20 confirmed cases seen in past month; vaccine available.
Twenty confirmed cases of canine influenza and 70 suspected cases have been recorded in San Antonio dogs within the past 30 days, according to a local veterinarian.
The disease, also known as dog flu, has also been reported in Austin and Dallas, said Dr. Michele Wright, who helped identify the virus at a local clinic.
According to the Centers for Disease Control and Prevention, Texas is one of 38 states where dogs have been exposed to the H3N8 virus.
The first San Antonio case originated with two dogs that stopped at dog day care centers and parks, both community sites where dogs could have contracted the disease, Wright said.
Symptoms include a fever, runny nose and coughing, but some dogs infected with the virus do not show symptoms. The virus is not transmitted to humans, cats or other species. Wright said dogs shed, or transmit, the virus through secretions that expose it to the environment.
"What's scary for me as a veterinarian is they can act and look healthy and still be shedding the virus," Wright said.
Two tests can confirm the virus. The vaccine is available at veterinarian offices.
According to the CDC, the virus was first detected in 2004 in greyhounds. Scientists believe it jumped species from horses to dogs and adapted to cause sickness and spread among dogs.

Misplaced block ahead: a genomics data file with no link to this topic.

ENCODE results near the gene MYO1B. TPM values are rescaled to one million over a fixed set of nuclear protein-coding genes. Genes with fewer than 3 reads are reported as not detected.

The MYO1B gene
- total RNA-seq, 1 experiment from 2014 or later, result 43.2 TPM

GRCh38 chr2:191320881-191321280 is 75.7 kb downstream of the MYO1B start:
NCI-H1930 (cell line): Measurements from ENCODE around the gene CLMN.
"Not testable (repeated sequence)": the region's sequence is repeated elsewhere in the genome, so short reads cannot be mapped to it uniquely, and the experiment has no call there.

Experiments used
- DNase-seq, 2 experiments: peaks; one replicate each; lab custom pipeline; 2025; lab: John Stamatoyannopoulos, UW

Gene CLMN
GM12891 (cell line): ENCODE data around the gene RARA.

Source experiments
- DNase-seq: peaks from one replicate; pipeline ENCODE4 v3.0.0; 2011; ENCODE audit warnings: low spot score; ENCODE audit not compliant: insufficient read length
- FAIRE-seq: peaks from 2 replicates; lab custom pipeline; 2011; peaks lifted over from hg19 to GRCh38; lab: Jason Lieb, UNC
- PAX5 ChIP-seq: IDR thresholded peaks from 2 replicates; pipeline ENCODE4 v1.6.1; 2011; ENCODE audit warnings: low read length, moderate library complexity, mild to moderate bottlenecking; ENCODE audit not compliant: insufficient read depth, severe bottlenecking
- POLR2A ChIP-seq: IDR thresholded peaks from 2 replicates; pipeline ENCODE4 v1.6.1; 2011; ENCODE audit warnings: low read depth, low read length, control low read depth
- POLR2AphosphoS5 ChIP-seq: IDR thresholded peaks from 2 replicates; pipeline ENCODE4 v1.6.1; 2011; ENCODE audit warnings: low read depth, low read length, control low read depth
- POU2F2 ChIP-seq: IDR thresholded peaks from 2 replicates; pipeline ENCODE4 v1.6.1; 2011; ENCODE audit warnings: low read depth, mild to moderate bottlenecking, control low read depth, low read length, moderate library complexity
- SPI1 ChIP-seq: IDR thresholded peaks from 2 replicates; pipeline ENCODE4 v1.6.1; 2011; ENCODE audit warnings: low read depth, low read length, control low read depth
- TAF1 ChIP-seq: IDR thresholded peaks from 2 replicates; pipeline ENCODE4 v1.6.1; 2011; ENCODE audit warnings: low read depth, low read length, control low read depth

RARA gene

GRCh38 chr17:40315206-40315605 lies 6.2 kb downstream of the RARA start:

Wright said because many local dogs haven't been vaccinated, close to 100 percent would get the virus if exposed. Twenty percent would transmit it but not appear sick. Seventy-two percent would show mild symptoms of coughing that could linger for two to three weeks. And 8 percent could develop pneumonia that could be life threatening.
Animal Care Services director Gary Hendel said ACS has not confirmed any cases of canine influenza in the shelter.
"It's a situation that bears watching," Hendel said. "Should that situation change, we will work with our local veterinary community to identify solutions to prevent widespread outbreak."
Wright suggested that pet owners vaccinate their dogs; limit visits to communal areas to prevent exposure; and keep dogs away from contaminated areas for a month after immunization, to build up immunity.
"I think if we can get people vaccinating, we'll be able to contain the virus," Wright said. "The hard thing is getting people to vaccinate in areas that haven't seen it yet."
- Is a contagious respiratory disease in dogs caused by a specific Type A influenza virus known as canine influenza virus.
- It is not a human influenza virus, and people cannot get it.
- Can be spread to other dogs by direct contact with respiratory secretions from infected dogs, by contact with contaminated objects and by people moving between infected and uninfected dogs.
- Nearly all dogs are susceptible to infection, but most will have a mild form of the disease.
- Symptoms are cough, runny nose and fever; a small proportion of dogs can develop severe disease, characterized by the onset of pneumonia.
- Testing to confirm flu virus infection is done at veterinary centers. An approved vaccine is available.
Source: Centers for Disease Control and Prevention